Solve the equation x^4 - 2x^2 +1 = 0 for x, where x is real. What on earth do i do? How do i start!

Thanks in advance

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- Jun 2nd 2011, 04:56 AMtheleontanSolving a Quartic
Solve the equation x^4 - 2x^2 +1 = 0 for x, where x is real. What on earth do i do? How do i start!

Thanks in advance - Jun 2nd 2011, 05:06 AMskeeter
- Jun 2nd 2011, 05:23 AMProve It
If you were not able to recognise what Skeeter posted straight away, notice that if you let , then your equation becomes

which is an easy quadratic to solve. Once you have you can find . - Jun 2nd 2011, 05:05 PMtheleontan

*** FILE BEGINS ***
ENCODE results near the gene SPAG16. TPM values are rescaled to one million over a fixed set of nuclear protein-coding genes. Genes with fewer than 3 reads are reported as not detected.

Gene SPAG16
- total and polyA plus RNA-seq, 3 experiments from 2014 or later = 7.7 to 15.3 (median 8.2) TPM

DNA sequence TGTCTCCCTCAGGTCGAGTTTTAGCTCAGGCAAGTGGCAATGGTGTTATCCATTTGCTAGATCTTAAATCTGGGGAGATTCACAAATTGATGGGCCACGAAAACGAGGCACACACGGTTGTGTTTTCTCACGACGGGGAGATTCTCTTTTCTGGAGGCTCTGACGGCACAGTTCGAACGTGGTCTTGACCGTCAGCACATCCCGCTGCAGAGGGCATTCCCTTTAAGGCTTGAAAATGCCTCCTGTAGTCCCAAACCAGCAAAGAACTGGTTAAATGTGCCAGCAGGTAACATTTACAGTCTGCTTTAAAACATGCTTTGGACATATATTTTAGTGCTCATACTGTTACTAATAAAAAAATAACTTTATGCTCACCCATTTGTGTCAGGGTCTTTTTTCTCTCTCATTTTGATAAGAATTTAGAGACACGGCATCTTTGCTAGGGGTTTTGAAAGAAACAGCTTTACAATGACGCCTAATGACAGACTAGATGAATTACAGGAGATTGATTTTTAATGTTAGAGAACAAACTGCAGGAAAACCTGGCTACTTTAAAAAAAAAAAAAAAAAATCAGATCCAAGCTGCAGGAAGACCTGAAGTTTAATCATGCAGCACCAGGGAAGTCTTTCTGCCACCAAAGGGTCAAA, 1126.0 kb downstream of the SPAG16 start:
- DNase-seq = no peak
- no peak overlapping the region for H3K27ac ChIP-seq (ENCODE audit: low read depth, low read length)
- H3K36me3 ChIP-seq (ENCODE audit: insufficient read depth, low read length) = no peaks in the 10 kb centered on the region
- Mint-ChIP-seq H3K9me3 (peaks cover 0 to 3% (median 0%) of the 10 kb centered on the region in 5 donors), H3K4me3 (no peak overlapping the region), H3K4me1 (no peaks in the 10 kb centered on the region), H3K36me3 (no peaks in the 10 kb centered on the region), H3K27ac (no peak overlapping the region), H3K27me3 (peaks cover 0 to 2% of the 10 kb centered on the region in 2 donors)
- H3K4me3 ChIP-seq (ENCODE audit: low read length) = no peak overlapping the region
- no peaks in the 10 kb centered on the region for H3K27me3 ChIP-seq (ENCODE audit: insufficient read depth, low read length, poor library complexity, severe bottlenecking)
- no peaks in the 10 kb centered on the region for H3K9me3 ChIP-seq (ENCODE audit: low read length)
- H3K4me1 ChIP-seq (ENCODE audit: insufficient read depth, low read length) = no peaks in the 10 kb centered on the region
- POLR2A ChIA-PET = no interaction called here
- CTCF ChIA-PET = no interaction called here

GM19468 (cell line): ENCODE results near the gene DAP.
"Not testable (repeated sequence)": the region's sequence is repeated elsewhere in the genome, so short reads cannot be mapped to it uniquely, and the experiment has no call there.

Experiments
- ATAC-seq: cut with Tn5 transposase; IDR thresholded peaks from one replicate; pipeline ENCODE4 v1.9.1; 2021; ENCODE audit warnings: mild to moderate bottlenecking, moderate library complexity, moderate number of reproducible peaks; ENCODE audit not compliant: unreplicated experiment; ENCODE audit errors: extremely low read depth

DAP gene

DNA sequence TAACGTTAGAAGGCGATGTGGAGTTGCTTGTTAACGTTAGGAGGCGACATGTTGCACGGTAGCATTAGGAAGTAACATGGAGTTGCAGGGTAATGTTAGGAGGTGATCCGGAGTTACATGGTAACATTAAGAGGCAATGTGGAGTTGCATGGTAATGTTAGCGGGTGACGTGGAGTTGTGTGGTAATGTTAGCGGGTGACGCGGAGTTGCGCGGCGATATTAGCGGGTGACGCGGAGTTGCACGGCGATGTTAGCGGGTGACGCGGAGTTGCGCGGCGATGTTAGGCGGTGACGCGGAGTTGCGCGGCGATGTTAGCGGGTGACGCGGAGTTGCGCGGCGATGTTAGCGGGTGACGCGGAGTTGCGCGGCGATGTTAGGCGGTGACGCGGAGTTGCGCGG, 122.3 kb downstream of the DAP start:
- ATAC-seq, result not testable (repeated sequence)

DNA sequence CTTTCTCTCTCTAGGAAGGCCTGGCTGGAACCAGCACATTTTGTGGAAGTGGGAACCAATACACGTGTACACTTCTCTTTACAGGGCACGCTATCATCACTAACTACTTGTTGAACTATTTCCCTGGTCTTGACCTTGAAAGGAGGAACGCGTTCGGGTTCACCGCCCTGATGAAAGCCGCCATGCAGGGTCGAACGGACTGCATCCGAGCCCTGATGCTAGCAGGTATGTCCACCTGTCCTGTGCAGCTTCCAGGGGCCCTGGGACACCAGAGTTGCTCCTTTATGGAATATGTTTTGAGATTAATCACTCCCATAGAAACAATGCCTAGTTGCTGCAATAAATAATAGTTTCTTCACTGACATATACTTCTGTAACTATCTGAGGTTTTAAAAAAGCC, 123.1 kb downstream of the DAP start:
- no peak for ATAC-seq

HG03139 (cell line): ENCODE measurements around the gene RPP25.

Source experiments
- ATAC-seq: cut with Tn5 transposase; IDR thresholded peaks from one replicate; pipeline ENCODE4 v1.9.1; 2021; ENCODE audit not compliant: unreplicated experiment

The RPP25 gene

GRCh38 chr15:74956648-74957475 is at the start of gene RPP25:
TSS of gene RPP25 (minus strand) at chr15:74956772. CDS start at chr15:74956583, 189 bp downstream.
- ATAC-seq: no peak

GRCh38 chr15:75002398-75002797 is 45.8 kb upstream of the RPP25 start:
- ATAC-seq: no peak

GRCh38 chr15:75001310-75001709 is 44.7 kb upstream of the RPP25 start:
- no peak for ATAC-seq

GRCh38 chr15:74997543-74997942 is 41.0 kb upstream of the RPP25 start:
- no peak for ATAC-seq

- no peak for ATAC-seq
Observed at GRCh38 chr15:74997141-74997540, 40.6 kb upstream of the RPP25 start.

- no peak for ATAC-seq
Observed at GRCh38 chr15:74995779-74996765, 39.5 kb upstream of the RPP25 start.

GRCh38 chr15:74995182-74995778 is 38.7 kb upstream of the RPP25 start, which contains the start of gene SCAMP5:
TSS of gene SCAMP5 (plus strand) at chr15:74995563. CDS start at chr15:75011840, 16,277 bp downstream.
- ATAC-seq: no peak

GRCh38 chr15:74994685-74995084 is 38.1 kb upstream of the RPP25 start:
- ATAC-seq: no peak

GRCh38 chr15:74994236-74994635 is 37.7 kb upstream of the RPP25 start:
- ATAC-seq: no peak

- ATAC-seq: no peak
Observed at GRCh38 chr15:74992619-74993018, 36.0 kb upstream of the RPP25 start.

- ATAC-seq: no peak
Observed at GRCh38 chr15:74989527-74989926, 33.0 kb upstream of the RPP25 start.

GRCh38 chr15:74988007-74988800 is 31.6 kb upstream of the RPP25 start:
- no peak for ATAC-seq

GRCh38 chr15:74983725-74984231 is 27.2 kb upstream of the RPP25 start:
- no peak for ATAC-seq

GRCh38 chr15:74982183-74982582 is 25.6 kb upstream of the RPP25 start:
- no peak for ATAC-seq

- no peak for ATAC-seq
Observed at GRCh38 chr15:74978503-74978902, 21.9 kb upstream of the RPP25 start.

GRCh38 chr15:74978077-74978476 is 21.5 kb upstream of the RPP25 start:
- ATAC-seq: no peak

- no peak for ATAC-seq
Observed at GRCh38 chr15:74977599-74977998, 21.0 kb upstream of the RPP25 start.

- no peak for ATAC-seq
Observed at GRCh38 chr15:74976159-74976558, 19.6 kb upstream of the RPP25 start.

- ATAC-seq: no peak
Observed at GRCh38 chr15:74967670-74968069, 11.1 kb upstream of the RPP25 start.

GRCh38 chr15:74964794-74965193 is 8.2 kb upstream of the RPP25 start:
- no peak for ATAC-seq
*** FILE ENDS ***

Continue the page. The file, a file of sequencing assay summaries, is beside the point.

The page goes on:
- Jun 2nd 2011, 05:37 PMWilmer
- Jun 2nd 2011, 05:37 PMscounged
Let's look at your original equation:

note that

This means that your original equation can be rewritten as

What Prove It did was to substitute for .

If you substitute for in the equation above,

you will get this:

This equation can be solved for with the quadratic formula, as it's a quadratic equation with as an unknown, and as we know that stands for , this means that If we know we can get that , and then solve for when we have figured out . - Jun 3rd 2011, 04:35 AMjgv115
This is a longer method but the more ways you know how to do something the better! Alternatively, the factor theorem could be used.

Subbing x = 1 into the quartic gives you 0 so x-1 is a factor. Using long division we can get a cubic answer. Using the factor theorem again on that will get you a factorisable quadratic.

Then you will have 4 factors!